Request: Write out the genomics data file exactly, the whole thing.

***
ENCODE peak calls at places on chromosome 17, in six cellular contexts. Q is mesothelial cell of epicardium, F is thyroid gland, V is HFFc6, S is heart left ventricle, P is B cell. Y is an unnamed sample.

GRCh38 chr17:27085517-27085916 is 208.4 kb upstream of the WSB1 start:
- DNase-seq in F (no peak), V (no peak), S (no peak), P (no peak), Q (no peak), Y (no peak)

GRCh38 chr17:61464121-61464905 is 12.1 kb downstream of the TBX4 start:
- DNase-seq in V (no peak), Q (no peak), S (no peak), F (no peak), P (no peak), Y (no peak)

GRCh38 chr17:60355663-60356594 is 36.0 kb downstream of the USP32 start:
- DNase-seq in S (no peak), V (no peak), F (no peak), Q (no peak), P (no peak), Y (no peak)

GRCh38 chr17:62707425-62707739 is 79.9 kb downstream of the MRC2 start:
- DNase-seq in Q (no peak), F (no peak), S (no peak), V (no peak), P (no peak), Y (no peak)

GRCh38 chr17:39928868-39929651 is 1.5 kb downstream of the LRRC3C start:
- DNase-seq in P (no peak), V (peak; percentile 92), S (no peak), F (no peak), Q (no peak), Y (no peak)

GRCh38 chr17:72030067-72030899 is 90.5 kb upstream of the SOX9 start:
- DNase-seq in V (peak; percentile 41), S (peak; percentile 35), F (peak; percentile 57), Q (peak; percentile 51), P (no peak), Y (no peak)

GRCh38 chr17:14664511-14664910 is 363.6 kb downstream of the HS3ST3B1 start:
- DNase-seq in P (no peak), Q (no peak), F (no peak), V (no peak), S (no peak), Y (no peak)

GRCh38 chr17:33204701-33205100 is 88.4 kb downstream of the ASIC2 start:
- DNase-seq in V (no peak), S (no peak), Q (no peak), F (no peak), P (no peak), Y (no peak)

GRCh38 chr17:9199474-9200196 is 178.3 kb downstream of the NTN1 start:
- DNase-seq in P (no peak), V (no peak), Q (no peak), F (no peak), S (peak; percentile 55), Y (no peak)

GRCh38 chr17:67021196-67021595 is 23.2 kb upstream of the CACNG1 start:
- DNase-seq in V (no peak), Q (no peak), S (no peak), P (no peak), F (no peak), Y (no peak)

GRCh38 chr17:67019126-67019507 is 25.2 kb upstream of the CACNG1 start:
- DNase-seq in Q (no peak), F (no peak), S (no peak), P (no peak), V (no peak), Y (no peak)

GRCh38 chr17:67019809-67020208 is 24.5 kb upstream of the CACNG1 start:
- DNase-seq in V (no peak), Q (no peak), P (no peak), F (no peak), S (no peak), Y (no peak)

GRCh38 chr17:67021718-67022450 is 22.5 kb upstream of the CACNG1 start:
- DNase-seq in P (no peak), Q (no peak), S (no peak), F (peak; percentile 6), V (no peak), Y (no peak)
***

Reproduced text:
ENCODE peak calls at places on chromosome 17, in six cellular contexts. Q is mesothelial cell of epicardium, F is thyroid gland, V is HFFc6, S is heart left ventricle, P is B cell. Y is an unnamed sample.

GRCh38 chr17:27085517-27085916 is 208.4 kb upstream of the WSB1 start:
- DNase-seq in F (no peak), V (no peak), S (no peak), P (no peak), Q (no peak), Y (no peak)

GRCh38 chr17:61464121-61464905 is 12.1 kb downstream of the TBX4 start:
- DNase-seq in V (no peak), Q (no peak), S (no peak), F (no peak), P (no peak), Y (no peak)

GRCh38 chr17:60355663-60356594 is 36.0 kb downstream of the USP32 start:
- DNase-seq in S (no peak), V (no peak), F (no peak), Q (no peak), P (no peak), Y (no peak)

GRCh38 chr17:62707425-62707739 is 79.9 kb downstream of the MRC2 start:
- DNase-seq in Q (no peak), F (no peak), S (no peak), V (no peak), P (no peak), Y (no peak)

GRCh38 chr17:39928868-39929651 is 1.5 kb downstream of the LRRC3C start:
- DNase-seq in P (no peak), V (peak; percentile 92), S (no peak), F (no peak), Q (no peak), Y (no peak)

GRCh38 chr17:72030067-72030899 is 90.5 kb upstream of the SOX9 start:
- DNase-seq in V (peak; percentile 41), S (peak; percentile 35), F (peak; percentile 57), Q (peak; percentile 51), P (no peak), Y (no peak)

GRCh38 chr17:14664511-14664910 is 363.6 kb downstream of the HS3ST3B1 start:
- DNase-seq in P (no peak), Q (no peak), F (no peak), V (no peak), S (no peak), Y (no peak)

GRCh38 chr17:33204701-33205100 is 88.4 kb downstream of the ASIC2 start:
- DNase-seq in V (no peak), S (no peak), Q (no peak), F (no peak), P (no peak), Y (no peak)

GRCh38 chr17:9199474-9200196 is 178.3 kb downstream of the NTN1 start:
- DNase-seq in P (no peak), V (no peak), Q (no peak), F (no peak), S (peak; percentile 55), Y (no peak)

GRCh38 chr17:67021196-67021595 is 23.2 kb upstream of the CACNG1 start:
- DNase-seq in V (no peak), Q (no peak), S (no peak), P (no peak), F (no peak), Y (no peak)

GRCh38 chr17:67019126-67019507 is 25.2 kb upstream of the CACNG1 start:
- DNase-seq in Q (no peak), F (no peak), S (no peak), P (no peak), V (no peak), Y (no peak)

GRCh38 chr17:67019809-67020208 is 24.5 kb upstream of the CACNG1 start:
- DNase-seq in V (no peak), Q (no peak), P (no peak), F (no peak), S (no peak), Y (no peak)

GRCh38 chr17:67021718-67022450 is 22.5 kb upstream of the CACNG1 start:
- DNase-seq in P (no peak), Q (no peak), S (no peak), F (peak; percentile 6), V (no peak), Y (no peak)